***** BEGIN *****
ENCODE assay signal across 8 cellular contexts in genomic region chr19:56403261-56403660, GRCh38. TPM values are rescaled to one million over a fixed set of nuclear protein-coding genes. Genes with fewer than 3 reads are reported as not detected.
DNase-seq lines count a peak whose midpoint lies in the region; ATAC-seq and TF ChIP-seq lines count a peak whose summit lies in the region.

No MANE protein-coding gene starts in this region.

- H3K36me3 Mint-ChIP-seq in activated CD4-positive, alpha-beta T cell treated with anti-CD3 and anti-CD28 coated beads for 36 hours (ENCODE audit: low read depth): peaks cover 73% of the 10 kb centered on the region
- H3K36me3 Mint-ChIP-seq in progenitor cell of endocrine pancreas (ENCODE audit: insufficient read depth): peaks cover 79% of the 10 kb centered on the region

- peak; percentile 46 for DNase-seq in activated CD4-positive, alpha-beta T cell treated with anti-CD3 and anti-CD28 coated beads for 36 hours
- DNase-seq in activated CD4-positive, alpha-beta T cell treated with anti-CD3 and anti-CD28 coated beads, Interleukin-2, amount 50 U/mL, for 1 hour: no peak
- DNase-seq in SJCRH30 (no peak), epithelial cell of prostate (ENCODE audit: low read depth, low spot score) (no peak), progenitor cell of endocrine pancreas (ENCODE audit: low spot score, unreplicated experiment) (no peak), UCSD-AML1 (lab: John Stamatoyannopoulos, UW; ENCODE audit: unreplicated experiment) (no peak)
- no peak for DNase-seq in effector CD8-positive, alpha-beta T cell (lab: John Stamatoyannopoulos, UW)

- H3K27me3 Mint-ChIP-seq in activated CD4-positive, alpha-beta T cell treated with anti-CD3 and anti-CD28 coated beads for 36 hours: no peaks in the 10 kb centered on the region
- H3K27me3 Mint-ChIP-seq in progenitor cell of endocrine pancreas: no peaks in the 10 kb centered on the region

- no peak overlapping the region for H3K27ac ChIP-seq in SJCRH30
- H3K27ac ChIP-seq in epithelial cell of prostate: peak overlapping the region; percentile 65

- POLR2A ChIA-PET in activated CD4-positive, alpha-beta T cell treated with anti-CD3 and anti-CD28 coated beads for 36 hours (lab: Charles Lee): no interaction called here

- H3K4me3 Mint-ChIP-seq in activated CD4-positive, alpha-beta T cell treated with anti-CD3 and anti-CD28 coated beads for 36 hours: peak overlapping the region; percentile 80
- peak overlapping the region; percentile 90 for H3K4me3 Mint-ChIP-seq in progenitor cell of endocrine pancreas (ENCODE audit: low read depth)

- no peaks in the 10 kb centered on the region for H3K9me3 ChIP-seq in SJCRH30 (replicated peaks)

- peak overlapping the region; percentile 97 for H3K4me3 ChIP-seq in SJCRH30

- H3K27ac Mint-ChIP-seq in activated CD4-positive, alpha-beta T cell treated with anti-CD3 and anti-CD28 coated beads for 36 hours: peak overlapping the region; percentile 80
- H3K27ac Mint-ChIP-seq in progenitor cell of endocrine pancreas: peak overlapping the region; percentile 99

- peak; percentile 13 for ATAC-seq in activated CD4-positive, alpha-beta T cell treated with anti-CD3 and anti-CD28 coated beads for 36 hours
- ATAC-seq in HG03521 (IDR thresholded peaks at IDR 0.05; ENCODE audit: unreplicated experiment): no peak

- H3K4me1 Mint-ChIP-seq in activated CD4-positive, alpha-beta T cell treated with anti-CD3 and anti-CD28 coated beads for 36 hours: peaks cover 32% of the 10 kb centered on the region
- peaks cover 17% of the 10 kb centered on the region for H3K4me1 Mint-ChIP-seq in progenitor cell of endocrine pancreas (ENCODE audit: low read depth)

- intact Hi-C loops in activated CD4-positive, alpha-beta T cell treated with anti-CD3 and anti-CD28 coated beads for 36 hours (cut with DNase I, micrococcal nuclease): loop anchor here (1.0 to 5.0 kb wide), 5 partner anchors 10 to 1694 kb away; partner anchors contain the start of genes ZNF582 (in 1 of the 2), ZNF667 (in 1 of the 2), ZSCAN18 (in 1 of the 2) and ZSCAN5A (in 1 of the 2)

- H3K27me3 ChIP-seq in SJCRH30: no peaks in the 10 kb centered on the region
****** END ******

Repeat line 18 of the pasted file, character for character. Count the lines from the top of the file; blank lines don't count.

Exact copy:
- peak overlapping the region; percentile 97 for H3K4me3 ChIP-seq in SJCRH30